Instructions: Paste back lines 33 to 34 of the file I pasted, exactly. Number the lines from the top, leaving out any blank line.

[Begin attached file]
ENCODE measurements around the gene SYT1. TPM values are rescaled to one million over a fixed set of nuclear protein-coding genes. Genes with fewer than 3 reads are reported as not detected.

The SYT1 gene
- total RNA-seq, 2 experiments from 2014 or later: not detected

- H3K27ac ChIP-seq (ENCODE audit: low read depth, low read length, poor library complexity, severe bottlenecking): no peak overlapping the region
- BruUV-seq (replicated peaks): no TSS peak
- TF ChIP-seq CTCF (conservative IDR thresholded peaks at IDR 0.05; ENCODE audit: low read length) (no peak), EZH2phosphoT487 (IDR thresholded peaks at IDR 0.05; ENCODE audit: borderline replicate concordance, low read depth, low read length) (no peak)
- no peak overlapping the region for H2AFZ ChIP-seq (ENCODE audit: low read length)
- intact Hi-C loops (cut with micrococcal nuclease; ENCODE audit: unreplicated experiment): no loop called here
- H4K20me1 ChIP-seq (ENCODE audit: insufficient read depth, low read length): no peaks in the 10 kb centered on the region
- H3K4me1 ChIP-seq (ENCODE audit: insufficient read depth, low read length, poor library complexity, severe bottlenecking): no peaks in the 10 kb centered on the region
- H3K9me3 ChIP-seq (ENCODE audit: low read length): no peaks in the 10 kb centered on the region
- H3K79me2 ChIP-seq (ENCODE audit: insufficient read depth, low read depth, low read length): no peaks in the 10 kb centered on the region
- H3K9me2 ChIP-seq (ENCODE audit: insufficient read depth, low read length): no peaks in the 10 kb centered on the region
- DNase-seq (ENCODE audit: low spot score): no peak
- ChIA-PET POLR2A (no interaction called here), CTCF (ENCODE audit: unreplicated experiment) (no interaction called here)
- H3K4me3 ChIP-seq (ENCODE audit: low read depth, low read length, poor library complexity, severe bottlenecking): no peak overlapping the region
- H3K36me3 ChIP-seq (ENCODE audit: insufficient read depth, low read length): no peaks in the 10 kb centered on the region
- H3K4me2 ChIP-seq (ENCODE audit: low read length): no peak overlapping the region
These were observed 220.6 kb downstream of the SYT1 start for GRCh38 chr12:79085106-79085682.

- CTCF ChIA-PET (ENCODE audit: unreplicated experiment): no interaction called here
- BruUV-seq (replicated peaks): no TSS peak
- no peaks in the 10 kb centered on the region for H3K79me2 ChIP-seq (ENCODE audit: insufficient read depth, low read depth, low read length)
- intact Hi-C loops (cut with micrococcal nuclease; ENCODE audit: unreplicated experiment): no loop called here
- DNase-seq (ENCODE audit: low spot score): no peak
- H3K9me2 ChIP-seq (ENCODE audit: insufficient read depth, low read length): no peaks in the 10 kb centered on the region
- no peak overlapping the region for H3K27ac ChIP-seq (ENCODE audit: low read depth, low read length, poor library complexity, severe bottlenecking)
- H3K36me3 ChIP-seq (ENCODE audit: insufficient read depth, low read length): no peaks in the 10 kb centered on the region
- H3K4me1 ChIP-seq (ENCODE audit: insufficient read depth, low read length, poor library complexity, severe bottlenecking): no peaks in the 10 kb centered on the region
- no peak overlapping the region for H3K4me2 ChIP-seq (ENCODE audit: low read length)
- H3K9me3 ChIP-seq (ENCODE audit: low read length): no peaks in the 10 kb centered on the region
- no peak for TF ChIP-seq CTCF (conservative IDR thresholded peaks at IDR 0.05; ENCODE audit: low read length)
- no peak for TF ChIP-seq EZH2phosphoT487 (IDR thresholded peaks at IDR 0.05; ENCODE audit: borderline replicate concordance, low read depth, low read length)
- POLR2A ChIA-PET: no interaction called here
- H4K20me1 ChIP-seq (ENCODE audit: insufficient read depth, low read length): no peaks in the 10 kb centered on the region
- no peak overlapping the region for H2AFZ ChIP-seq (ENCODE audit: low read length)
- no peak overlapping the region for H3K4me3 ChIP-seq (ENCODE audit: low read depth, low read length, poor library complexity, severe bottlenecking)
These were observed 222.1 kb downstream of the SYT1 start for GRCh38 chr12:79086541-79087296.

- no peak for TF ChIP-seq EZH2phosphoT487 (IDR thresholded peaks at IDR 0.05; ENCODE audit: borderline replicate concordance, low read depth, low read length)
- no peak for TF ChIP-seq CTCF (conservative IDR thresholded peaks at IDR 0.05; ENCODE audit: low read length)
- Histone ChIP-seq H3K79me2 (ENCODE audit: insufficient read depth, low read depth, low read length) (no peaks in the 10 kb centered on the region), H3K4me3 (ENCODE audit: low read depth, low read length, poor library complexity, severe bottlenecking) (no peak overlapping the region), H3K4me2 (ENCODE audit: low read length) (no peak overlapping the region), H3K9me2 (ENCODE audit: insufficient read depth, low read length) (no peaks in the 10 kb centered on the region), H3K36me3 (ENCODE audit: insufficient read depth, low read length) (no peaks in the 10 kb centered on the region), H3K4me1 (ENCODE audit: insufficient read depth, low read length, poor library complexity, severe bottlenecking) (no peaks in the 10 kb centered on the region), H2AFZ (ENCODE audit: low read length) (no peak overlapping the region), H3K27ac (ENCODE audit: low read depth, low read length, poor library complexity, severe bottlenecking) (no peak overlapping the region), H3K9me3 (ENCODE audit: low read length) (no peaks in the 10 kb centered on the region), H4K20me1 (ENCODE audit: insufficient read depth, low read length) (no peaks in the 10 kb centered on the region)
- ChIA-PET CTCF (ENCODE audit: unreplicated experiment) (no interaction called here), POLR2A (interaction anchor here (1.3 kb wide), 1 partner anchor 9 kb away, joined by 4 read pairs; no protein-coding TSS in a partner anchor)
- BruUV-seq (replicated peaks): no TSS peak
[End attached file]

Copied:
- POLR2A ChIA-PET: no interaction called here
- H4K20me1 ChIP-seq (ENCODE audit: insufficient read depth, low read length): no peaks in the 10 kb centered on the region